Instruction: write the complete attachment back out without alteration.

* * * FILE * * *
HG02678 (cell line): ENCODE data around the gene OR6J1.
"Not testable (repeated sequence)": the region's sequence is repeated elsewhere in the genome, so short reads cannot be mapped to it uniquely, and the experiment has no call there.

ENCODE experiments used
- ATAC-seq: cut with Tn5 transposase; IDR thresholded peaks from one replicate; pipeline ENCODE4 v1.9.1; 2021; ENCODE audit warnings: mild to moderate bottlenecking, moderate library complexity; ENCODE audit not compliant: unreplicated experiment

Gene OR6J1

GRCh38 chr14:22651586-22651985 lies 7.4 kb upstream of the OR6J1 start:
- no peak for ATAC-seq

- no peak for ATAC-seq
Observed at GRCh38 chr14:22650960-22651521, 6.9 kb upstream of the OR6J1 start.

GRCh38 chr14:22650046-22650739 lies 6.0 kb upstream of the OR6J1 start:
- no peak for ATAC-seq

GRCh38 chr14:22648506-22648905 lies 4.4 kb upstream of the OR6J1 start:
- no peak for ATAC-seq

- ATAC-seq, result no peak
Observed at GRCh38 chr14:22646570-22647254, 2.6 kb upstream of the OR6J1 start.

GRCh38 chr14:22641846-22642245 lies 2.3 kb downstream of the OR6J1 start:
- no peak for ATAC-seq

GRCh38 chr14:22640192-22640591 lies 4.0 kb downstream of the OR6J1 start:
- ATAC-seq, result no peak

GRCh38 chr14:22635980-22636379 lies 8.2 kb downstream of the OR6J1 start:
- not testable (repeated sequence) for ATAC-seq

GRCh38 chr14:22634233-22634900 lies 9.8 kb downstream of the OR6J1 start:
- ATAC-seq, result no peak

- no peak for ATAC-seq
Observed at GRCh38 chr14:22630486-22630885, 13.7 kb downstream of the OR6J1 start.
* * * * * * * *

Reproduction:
HG02678 (cell line): ENCODE data around the gene OR6J1.
"Not testable (repeated sequence)": the region's sequence is repeated elsewhere in the genome, so short reads cannot be mapped to it uniquely, and the experiment has no call there.

ENCODE experiments used
- ATAC-seq: cut with Tn5 transposase; IDR thresholded peaks from one replicate; pipeline ENCODE4 v1.9.1; 2021; ENCODE audit warnings: mild to moderate bottlenecking, moderate library complexity; ENCODE audit not compliant: unreplicated experiment

Gene OR6J1

GRCh38 chr14:22651586-22651985 lies 7.4 kb upstream of the OR6J1 start:
- no peak for ATAC-seq

- no peak for ATAC-seq
Observed at GRCh38 chr14:22650960-22651521, 6.9 kb upstream of the OR6J1 start.

GRCh38 chr14:22650046-22650739 lies 6.0 kb upstream of the OR6J1 start:
- no peak for ATAC-seq

GRCh38 chr14:22648506-22648905 lies 4.4 kb upstream of the OR6J1 start:
- no peak for ATAC-seq

- ATAC-seq, result no peak
Observed at GRCh38 chr14:22646570-22647254, 2.6 kb upstream of the OR6J1 start.

GRCh38 chr14:22641846-22642245 lies 2.3 kb downstream of the OR6J1 start:
- no peak for ATAC-seq

GRCh38 chr14:22640192-22640591 lies 4.0 kb downstream of the OR6J1 start:
- ATAC-seq, result no peak

GRCh38 chr14:22635980-22636379 lies 8.2 kb downstream of the OR6J1 start:
- not testable (repeated sequence) for ATAC-seq

GRCh38 chr14:22634233-22634900 lies 9.8 kb downstream of the OR6J1 start:
- ATAC-seq, result no peak

- no peak for ATAC-seq
Observed at GRCh38 chr14:22630486-22630885, 13.7 kb downstream of the OR6J1 start.